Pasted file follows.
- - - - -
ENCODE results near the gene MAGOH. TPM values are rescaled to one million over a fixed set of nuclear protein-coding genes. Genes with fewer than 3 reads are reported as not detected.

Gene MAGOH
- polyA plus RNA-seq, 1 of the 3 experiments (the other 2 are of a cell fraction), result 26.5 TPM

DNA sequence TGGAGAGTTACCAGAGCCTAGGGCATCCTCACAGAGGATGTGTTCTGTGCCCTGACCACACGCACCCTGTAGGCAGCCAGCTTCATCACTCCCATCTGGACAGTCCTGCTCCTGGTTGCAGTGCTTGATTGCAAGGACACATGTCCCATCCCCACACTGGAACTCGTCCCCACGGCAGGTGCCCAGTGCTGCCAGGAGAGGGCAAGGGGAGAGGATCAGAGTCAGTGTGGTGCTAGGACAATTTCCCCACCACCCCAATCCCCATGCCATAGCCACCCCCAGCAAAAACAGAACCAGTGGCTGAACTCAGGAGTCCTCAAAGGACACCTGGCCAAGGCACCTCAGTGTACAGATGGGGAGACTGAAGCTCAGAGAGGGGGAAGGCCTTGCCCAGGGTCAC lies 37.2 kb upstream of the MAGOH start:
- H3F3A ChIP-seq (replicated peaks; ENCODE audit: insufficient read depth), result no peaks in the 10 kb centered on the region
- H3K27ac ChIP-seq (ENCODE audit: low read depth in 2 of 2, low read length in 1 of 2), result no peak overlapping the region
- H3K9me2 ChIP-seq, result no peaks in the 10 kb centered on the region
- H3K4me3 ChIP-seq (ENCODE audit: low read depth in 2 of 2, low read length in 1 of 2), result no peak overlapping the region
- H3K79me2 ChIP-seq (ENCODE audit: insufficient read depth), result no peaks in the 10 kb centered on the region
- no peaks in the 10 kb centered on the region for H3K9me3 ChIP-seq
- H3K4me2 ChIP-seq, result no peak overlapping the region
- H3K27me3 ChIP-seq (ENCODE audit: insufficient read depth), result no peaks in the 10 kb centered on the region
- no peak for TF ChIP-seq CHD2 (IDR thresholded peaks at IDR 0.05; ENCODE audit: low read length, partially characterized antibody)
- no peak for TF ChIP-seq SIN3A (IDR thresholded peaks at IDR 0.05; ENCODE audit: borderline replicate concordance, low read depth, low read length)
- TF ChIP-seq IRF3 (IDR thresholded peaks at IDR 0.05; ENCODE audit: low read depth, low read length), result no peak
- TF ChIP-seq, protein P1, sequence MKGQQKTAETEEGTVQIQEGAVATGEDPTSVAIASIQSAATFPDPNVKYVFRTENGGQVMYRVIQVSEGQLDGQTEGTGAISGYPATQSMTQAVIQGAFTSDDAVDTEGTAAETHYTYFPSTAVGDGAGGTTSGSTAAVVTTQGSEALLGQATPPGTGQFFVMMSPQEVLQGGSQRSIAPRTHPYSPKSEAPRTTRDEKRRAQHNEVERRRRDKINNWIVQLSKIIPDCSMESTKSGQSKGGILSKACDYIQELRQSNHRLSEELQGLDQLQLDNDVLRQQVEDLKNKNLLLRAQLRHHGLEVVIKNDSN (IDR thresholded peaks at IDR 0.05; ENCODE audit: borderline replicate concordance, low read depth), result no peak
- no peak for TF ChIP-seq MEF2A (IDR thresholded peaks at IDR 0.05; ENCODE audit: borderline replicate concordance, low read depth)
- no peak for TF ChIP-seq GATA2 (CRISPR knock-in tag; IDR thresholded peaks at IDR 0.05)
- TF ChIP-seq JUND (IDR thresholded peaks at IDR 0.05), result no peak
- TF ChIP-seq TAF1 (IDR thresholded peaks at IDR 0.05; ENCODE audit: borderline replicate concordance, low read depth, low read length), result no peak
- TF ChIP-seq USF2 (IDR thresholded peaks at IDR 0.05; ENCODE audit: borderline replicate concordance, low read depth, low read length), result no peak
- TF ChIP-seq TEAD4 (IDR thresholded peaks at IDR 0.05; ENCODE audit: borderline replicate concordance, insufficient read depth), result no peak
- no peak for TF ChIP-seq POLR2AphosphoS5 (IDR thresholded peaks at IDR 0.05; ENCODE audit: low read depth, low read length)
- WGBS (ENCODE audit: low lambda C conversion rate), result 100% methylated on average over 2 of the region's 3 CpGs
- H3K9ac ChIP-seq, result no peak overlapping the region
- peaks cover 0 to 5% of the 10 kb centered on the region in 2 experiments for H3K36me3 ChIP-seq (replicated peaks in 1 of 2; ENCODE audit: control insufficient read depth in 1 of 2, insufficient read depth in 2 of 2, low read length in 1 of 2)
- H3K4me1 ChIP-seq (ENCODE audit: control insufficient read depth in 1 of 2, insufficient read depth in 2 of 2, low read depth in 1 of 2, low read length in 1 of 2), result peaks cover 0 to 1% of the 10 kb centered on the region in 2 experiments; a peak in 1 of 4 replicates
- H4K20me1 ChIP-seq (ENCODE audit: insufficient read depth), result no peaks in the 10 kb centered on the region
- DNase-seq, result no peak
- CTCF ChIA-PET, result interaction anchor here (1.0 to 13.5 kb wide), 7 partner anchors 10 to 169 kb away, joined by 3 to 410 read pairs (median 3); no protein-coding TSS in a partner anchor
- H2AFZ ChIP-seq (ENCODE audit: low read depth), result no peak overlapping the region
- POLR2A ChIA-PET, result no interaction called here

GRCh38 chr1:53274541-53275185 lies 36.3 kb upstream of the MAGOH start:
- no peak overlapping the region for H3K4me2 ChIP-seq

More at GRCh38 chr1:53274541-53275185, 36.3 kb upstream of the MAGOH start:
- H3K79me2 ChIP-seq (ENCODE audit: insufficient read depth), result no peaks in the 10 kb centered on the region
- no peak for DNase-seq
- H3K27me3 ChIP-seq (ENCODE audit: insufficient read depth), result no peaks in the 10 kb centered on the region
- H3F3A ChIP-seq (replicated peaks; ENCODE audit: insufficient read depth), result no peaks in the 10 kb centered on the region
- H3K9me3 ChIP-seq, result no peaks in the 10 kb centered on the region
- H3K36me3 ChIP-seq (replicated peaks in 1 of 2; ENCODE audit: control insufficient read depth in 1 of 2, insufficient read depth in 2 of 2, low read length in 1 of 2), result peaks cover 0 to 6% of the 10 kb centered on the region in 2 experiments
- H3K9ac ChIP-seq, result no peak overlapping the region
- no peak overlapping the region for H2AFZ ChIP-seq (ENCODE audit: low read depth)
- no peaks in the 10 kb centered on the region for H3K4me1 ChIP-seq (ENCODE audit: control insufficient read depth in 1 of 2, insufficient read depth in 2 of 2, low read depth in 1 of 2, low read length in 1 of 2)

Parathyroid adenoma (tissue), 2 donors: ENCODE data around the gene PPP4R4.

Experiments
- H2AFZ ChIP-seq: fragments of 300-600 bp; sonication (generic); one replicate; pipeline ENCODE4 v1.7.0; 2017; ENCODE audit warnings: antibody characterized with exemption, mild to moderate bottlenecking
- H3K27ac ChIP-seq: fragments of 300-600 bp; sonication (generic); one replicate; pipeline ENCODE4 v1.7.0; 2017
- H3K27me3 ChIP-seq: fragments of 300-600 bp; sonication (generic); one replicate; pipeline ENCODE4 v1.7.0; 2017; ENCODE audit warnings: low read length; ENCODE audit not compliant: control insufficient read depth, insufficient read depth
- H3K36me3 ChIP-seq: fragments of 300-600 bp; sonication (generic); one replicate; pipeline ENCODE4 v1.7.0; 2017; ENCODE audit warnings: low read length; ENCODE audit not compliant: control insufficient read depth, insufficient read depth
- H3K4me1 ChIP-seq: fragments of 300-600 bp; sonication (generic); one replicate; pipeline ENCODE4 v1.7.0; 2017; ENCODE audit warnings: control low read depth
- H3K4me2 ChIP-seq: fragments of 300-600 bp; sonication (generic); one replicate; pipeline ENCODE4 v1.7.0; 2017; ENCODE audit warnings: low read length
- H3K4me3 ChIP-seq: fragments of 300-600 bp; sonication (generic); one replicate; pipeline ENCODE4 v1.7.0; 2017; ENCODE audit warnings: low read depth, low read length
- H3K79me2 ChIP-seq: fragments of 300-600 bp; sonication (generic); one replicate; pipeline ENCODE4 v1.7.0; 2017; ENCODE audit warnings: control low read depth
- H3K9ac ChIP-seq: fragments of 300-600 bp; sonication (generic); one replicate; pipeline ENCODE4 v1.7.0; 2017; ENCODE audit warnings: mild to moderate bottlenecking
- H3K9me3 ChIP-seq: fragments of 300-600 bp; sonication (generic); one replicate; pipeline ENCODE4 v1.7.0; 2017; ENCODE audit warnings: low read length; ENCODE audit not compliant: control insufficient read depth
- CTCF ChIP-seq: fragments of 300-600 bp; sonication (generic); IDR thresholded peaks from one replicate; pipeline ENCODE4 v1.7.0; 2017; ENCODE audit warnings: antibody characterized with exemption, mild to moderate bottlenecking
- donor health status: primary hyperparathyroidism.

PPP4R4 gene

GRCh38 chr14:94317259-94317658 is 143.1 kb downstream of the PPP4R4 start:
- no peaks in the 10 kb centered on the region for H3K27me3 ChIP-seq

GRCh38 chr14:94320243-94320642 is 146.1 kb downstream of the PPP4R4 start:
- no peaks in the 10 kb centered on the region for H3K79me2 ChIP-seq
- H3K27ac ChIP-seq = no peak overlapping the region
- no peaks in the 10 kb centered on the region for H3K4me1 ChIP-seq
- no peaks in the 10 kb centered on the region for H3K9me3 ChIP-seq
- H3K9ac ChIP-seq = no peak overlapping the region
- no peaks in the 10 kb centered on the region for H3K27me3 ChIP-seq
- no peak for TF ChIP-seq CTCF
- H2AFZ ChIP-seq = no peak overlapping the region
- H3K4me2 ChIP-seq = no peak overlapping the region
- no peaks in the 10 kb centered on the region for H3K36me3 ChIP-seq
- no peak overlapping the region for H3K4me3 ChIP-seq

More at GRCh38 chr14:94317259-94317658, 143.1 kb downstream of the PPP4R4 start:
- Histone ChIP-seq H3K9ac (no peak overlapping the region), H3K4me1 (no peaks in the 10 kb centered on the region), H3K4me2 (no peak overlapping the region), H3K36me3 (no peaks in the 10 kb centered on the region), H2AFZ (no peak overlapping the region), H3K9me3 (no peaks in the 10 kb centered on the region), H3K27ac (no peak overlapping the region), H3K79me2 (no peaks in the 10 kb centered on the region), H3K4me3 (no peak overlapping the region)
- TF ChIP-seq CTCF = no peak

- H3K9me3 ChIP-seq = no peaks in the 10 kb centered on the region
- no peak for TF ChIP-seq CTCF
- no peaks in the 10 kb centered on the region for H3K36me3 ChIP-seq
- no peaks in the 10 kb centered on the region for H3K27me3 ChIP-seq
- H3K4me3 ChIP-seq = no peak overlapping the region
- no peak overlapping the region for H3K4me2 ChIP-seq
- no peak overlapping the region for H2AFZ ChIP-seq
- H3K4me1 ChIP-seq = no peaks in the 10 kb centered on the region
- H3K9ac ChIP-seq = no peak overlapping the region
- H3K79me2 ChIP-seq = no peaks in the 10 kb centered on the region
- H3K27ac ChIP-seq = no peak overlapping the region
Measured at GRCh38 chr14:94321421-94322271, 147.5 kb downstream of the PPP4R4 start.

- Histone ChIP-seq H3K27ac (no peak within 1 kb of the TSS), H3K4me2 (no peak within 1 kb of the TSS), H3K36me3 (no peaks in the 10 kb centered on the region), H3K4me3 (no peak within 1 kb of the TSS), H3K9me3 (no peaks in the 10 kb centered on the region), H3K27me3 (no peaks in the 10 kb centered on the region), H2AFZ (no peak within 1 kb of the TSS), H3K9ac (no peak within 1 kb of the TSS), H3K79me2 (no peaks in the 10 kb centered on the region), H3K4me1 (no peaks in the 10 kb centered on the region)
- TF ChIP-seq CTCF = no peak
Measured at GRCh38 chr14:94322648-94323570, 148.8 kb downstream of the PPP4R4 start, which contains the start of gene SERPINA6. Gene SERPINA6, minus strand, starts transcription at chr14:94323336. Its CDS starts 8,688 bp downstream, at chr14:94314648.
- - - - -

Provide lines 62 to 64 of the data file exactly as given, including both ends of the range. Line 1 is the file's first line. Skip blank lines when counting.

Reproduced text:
GRCh38 chr14:94320243-94320642 is 146.1 kb downstream of the PPP4R4 start:
- no peaks in the 10 kb centered on the region for H3K79me2 ChIP-seq
- H3K27ac ChIP-seq = no peak overlapping the region